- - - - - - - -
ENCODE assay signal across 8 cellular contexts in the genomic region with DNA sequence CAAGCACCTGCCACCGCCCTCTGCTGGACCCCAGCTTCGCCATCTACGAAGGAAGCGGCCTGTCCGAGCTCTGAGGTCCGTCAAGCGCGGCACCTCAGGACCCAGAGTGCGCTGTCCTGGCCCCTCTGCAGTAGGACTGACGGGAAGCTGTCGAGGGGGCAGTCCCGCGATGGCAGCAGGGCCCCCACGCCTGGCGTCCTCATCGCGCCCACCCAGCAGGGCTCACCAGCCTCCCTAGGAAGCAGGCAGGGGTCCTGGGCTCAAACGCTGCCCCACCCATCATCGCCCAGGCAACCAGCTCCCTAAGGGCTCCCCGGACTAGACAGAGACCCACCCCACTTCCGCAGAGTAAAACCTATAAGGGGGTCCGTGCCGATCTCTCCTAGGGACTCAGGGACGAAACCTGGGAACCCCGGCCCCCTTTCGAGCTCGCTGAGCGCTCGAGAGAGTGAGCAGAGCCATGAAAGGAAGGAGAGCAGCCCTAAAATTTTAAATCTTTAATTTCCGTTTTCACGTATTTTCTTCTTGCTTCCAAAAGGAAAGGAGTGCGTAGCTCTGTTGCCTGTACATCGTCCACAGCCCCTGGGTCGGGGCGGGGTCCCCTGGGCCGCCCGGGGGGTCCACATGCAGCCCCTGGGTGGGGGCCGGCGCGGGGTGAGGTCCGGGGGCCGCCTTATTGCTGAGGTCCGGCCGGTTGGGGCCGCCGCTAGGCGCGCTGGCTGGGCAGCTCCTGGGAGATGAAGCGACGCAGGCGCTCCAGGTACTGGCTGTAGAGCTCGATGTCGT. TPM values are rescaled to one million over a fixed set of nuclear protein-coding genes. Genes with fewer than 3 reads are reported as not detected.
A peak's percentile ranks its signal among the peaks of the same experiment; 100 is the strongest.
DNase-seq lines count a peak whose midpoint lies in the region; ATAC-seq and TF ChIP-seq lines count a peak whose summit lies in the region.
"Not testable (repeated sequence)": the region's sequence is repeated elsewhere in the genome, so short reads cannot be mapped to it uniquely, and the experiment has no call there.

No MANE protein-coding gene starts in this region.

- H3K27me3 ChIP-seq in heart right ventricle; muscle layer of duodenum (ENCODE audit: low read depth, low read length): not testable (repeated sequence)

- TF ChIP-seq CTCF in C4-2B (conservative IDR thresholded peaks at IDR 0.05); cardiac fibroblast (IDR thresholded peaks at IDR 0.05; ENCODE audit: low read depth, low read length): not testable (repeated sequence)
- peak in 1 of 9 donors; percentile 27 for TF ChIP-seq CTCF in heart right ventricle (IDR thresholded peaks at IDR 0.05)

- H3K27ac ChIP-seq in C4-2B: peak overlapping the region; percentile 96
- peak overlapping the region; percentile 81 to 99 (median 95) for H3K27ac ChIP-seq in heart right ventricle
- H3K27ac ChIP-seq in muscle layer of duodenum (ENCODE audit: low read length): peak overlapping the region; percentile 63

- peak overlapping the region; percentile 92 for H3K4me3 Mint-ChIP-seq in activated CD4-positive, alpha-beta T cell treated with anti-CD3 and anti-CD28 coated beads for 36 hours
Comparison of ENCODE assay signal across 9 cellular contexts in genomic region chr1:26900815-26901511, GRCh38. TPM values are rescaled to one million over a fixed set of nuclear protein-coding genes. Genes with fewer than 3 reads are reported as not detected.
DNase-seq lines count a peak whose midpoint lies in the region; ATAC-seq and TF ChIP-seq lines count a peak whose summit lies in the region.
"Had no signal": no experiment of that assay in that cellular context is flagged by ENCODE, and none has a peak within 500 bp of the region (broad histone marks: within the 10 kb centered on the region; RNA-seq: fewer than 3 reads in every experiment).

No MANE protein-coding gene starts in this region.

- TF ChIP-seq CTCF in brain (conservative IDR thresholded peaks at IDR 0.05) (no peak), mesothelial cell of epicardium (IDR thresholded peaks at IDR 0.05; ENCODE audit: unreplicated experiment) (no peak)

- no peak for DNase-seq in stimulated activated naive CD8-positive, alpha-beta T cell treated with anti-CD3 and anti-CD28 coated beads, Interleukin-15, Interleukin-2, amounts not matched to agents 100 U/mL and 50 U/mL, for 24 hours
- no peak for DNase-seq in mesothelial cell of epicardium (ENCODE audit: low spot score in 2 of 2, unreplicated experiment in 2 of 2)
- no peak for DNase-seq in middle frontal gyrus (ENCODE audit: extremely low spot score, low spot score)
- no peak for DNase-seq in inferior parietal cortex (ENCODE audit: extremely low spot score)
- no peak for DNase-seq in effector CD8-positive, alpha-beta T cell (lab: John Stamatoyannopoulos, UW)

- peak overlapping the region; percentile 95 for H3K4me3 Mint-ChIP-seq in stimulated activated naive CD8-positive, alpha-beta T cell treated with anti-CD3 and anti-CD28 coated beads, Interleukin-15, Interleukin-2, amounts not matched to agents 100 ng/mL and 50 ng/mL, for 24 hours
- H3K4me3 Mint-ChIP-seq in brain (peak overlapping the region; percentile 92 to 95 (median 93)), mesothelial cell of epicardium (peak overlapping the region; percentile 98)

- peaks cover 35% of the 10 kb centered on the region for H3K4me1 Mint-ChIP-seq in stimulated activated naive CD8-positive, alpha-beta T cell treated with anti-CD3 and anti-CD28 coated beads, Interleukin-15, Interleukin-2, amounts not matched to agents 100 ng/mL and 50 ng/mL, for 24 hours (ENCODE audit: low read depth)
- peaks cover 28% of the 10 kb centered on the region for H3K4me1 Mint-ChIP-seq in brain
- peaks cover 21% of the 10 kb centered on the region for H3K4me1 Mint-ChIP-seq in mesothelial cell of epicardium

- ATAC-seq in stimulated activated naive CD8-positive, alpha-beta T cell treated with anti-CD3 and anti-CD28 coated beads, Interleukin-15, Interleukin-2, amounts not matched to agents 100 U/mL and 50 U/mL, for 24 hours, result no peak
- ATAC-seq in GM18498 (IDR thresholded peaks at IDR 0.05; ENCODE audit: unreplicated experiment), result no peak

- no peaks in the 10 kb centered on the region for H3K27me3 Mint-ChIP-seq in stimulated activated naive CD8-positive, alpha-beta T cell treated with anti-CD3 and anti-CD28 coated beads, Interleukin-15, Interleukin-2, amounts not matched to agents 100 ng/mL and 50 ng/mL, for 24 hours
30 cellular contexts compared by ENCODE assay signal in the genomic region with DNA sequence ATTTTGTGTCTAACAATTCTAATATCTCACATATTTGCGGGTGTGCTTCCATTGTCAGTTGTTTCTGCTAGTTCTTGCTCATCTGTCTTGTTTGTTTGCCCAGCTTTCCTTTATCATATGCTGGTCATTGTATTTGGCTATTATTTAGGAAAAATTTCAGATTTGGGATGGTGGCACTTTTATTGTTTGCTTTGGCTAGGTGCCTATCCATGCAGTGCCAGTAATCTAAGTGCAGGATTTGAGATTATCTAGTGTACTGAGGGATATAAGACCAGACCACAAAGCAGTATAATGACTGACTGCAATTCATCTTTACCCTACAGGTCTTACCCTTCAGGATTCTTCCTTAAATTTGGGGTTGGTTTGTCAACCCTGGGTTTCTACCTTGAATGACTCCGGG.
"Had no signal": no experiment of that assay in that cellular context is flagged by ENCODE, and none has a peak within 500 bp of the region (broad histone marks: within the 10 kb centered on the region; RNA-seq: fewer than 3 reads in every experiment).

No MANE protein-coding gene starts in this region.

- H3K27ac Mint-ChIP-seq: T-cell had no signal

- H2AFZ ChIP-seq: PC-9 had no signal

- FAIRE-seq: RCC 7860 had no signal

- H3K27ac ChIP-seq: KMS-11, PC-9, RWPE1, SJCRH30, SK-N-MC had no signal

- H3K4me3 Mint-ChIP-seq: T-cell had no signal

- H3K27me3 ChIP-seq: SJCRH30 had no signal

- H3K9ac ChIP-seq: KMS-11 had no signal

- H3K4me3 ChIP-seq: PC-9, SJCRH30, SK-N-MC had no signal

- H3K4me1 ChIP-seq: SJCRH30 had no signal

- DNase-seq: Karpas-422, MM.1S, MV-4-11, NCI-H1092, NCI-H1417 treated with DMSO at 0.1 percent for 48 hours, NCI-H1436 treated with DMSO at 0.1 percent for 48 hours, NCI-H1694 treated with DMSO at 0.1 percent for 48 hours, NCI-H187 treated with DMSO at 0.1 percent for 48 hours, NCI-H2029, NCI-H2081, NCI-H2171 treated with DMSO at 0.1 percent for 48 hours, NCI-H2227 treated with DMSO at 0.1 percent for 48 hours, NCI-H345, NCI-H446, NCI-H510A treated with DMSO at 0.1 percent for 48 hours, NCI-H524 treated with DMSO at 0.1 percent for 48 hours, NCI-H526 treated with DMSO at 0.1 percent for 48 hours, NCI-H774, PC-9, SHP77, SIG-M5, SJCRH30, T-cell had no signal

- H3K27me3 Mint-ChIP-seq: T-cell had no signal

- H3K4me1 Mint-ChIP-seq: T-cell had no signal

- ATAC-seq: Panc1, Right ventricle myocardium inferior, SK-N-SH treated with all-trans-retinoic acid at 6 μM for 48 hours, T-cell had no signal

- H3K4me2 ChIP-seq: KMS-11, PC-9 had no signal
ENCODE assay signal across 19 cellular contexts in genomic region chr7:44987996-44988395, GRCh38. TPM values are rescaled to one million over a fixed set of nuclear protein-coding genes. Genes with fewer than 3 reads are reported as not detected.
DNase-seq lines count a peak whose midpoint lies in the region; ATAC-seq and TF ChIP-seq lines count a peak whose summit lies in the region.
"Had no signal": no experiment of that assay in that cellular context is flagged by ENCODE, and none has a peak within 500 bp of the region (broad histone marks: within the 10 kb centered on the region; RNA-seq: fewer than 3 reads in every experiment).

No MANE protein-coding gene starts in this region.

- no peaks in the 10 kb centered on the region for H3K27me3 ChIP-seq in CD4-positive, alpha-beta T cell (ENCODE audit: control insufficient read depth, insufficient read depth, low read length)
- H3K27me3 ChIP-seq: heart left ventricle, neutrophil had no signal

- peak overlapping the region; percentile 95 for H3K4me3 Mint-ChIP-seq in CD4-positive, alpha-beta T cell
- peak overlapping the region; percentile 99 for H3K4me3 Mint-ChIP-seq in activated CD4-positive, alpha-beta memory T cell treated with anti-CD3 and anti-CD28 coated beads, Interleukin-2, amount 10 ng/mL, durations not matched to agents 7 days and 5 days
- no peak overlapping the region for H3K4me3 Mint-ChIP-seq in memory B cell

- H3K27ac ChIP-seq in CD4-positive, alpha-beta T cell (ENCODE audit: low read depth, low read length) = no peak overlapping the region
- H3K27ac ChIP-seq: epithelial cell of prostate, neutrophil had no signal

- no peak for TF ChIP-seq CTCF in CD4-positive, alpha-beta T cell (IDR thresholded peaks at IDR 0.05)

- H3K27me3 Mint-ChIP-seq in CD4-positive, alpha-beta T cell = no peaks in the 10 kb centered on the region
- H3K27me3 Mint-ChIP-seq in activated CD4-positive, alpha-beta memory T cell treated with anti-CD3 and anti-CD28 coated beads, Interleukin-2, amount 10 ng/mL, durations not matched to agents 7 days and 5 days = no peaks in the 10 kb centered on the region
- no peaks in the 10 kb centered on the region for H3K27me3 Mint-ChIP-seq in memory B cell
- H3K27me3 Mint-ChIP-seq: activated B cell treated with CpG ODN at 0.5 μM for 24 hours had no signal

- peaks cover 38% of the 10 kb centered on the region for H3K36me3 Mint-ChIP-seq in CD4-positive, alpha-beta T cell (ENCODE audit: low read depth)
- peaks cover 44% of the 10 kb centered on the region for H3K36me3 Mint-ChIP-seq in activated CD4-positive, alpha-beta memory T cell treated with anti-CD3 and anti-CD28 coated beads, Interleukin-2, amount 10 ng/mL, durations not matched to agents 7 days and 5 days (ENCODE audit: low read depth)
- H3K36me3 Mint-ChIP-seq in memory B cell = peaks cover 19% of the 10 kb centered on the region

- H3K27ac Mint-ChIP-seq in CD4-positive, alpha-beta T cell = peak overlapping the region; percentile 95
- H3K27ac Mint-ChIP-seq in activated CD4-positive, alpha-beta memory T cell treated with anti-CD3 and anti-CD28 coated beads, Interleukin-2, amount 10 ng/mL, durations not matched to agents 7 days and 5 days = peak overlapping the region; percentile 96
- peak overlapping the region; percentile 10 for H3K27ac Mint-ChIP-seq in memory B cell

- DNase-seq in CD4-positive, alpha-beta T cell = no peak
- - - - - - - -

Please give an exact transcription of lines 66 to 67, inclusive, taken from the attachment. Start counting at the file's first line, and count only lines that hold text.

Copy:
- H3K36me3 Mint-ChIP-seq in memory B cell = peaks cover 19% of the 10 kb centered on the region

- H3K27ac Mint-ChIP-seq in CD4-positive, alpha-beta T cell = peak overlapping the region; percentile 95